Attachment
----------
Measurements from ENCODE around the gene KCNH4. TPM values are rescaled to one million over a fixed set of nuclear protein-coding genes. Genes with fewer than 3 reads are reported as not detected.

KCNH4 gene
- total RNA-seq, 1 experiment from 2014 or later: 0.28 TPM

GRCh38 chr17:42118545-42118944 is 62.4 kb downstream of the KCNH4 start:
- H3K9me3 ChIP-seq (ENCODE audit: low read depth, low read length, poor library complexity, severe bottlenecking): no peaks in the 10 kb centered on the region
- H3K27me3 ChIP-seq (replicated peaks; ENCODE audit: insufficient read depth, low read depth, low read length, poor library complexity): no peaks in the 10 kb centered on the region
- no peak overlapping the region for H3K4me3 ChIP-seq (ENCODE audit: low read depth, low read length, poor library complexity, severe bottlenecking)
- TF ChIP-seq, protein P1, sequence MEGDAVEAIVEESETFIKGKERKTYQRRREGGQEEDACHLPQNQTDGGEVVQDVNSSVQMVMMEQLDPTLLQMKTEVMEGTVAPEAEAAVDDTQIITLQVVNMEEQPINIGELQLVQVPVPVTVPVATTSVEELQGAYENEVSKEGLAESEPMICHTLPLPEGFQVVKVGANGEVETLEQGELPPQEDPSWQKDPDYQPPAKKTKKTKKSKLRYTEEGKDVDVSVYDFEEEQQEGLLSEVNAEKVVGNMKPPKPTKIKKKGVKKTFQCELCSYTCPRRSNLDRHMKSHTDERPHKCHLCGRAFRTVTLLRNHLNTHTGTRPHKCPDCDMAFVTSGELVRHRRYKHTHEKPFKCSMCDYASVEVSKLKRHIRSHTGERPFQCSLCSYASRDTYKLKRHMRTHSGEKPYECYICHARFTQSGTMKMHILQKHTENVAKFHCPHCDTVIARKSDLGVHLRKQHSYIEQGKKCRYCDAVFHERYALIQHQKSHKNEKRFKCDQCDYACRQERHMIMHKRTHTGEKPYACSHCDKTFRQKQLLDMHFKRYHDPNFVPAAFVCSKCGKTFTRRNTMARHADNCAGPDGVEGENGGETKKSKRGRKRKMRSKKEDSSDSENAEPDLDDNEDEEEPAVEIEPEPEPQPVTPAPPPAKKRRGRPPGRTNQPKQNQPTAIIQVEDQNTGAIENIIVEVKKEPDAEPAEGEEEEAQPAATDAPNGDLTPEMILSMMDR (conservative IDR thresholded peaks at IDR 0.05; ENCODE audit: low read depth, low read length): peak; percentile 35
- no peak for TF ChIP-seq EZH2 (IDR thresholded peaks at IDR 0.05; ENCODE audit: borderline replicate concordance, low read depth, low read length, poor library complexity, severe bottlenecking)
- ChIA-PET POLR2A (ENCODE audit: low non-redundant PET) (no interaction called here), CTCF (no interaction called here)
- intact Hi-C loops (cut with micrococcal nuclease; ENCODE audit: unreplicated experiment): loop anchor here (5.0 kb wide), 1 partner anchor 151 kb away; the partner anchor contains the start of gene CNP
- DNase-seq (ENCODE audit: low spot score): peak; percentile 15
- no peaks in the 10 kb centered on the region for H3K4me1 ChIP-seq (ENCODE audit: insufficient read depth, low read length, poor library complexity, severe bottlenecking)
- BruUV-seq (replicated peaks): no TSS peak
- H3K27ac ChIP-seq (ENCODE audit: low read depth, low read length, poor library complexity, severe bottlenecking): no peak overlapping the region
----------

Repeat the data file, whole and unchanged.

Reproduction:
Measurements from ENCODE around the gene KCNH4. TPM values are rescaled to one million over a fixed set of nuclear protein-coding genes. Genes with fewer than 3 reads are reported as not detected.

KCNH4 gene
- total RNA-seq, 1 experiment from 2014 or later: 0.28 TPM

GRCh38 chr17:42118545-42118944 is 62.4 kb downstream of the KCNH4 start:
- H3K9me3 ChIP-seq (ENCODE audit: low read depth, low read length, poor library complexity, severe bottlenecking): no peaks in the 10 kb centered on the region
- H3K27me3 ChIP-seq (replicated peaks; ENCODE audit: insufficient read depth, low read depth, low read length, poor library complexity): no peaks in the 10 kb centered on the region
- no peak overlapping the region for H3K4me3 ChIP-seq (ENCODE audit: low read depth, low read length, poor library complexity, severe bottlenecking)
- TF ChIP-seq, protein P1, sequence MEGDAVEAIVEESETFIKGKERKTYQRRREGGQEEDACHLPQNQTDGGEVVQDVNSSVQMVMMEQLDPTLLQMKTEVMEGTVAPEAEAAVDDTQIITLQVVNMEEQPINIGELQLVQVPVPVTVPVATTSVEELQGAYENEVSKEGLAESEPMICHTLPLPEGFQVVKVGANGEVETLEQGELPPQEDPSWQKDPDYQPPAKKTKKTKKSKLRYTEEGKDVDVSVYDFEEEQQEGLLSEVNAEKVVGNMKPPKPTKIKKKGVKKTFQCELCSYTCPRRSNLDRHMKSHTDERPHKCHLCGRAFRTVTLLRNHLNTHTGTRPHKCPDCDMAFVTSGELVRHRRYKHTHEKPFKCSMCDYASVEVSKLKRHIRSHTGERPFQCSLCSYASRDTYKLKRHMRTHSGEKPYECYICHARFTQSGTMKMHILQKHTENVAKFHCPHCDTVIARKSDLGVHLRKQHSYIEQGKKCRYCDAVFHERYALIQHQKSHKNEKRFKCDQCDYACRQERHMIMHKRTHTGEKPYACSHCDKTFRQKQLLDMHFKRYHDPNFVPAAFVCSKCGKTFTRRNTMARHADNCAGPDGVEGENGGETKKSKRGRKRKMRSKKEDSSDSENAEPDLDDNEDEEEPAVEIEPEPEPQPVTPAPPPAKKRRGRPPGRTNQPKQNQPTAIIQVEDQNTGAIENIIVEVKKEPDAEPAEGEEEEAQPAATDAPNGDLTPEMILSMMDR (conservative IDR thresholded peaks at IDR 0.05; ENCODE audit: low read depth, low read length): peak; percentile 35
- no peak for TF ChIP-seq EZH2 (IDR thresholded peaks at IDR 0.05; ENCODE audit: borderline replicate concordance, low read depth, low read length, poor library complexity, severe bottlenecking)
- ChIA-PET POLR2A (ENCODE audit: low non-redundant PET) (no interaction called here), CTCF (no interaction called here)
- intact Hi-C loops (cut with micrococcal nuclease; ENCODE audit: unreplicated experiment): loop anchor here (5.0 kb wide), 1 partner anchor 151 kb away; the partner anchor contains the start of gene CNP
- DNase-seq (ENCODE audit: low spot score): peak; percentile 15
- no peaks in the 10 kb centered on the region for H3K4me1 ChIP-seq (ENCODE audit: insufficient read depth, low read length, poor library complexity, severe bottlenecking)
- BruUV-seq (replicated peaks): no TSS peak
- H3K27ac ChIP-seq (ENCODE audit: low read depth, low read length, poor library complexity, severe bottlenecking): no peak overlapping the region